The Human Rights Commission of Maldives (HRCM) has welcomed this week’s ratification of the Anti-trafficking act, despite reservations about the legislation itself and the state’s capacity to enforce it.
“It covers many acts of exploitation that will now be considered as offences and it also has penalties in the act for those who commit the crime of human trafficking,” said HRCM member Jeehan Mahmoud.
Earlier this week, the government announced the ratification of the bill, which had been passed in the Majlis on December 3.
Assistant Controller Ali Ashraf has also described the new legislation as “an excellent piece of work”
A President’s Office press release stated that the new legislation clearly defined human trafficking as an offence in the Maldives.
The main objectives of the Anti-Human Trafficking Act were subsequently listed as:
• Preventing trafficking of persons through and across the Maldives
• Establishing the crimes of trafficking in persons and prescribing punishments
• Providing for prosecution of perpetrators of trafficking in persons
• Providing protection and assistance to victims of human trafficking
• Promoting and protecting the human rights of trafficked victims
• Engaging in cooperation with local and international NGOs working against human trafficking
Those found guilty of human trafficking can now face up to 10 years for cases involving adults, which can be extended to up to 15 if children are involved. Accomplices to trafficking can also now receive a seven year sentence.
Both Jeehan and Ashraf, however, maintained reservations regarding the efficacy of the act in the absence of specific definitions of offences and in its failure to include human smuggling.
“We wanted to identify specific acts. In our experience, if specifics are not detailed there is a chance that the offences go without prosecution when they get to the courts,”said Jeehan.
Similarly, Ashraf noted that the failure to include the category of smuggling in the act – different to trafficking in that individuals give a measure of consent to be transported illegally – made it very likely that offenders will be able to evade prosecution.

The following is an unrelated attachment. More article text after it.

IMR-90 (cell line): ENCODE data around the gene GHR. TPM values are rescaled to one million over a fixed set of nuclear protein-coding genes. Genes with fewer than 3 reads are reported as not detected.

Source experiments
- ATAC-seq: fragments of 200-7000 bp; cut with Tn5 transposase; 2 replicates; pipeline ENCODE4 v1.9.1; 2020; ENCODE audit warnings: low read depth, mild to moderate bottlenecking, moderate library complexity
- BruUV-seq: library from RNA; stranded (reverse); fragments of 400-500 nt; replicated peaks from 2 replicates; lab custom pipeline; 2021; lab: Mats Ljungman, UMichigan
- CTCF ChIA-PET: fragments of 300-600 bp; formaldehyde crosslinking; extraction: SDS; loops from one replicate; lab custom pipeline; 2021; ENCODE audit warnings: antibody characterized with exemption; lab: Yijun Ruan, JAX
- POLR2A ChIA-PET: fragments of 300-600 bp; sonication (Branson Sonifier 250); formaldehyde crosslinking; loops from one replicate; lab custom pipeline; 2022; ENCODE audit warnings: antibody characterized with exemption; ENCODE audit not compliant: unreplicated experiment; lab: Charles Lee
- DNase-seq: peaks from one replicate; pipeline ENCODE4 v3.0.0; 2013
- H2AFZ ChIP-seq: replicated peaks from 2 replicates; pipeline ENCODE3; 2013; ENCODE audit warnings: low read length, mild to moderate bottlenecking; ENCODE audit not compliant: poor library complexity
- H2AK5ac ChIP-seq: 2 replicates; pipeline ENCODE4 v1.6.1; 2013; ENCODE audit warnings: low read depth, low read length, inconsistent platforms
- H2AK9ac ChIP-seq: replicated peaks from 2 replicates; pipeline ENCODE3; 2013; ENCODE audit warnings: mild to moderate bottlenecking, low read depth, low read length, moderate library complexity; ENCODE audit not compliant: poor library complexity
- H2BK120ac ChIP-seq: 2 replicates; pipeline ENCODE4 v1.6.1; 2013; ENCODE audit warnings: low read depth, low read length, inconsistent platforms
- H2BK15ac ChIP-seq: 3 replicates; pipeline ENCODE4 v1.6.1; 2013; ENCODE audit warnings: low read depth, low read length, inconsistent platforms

“The definition of trafficking can be twisted so easily,” warned Ashraf.
Jeehan noted that those smuggled were as vulnerable to exploitation by their handlers as those trafficked.
In ratifying the bill, President Yameen has fulfilled one of the recommendations given by the US State Department earlier this year to avoid a downgrade to Tier 3 – the lowest rung on the department’s scale.
Relegation to Tier 3 is reserved for states who are neither meeting the minimum requirements to eliminate trafficking, nor are making concerted efforts to do so. The State Department revealed in June this year that, despite being spared the downgrade to Tier 3 this year, the country would be ineligible for such a reprieve in 2014.
US diplomat Luis CdeBaca – speaking at the launch of the US’s most recent human trafficking report – said that the guarantee of a downgrade had been introduced to prompt action in countries who had been “getting comfortable being on Tier 2 Watch List, doing a minimum amount.”
Jeehan argued that such international pressure had played a “key role” in paving the way for the new legislation, expressing her belief that the move will be viewed positively by international observers.
The Maldives’ downgrading from the Tier 2 watchlist – where it has remained for four years – could potentially leave it open to non-humanitarian and non-trade international sanctions.
A government-ordered report in 2011 revealed human trafficking to be the Maldives second most lucrative industry after tourism – worth an estimated US$123million a year.
The Maldives expatriate worker population is estimated by some sources to be as high as one third of the population with the majority coming from Bangladesh. Bangladeshi authorities temporarily halted worker migration to the Maldives earlier this year in order to check on worker eligibility.
Under the previous government, the Immigration Department had targeted the return of 10,000 unregistered workers by the end of 2013.
Jeehan today noted that much work was still needed to build the capacity of state institutions in order to adequately fight trafficking.
“Very little has been done to build the capacity of state officials to counter human trafficking. One thing definitely needed is to build the capacity of state institutions,” said Jeehan.
The capacity of the country’s border control infrastructure to adequately deal with trafficking has been questioned in recent months, following the decision of the previous government to replace border control system offered by Malaysia’s Nexbis company with the US PISCES system.
During the legal wrangles that dogged the Nexbis deal from its initial agreement, the company’s Vice President suggested that groups backing the country’s lucrative human trafficking industry could be seeking to stymie the introduction of its BCS to undermine national security controls.
Ashraf stated that the capacity to meet the requirements of the new legislation was there, but that a number of amendments would be needed to make it fully workable – including special visas for trafficking victims.
“Implementation of the bill will require a lot of effort and coordination,” he added, revealing that the Department of Immigration, alongside the International Organisation for Migration, would be holding a training session for all immigration officials on December 15 for this purpose.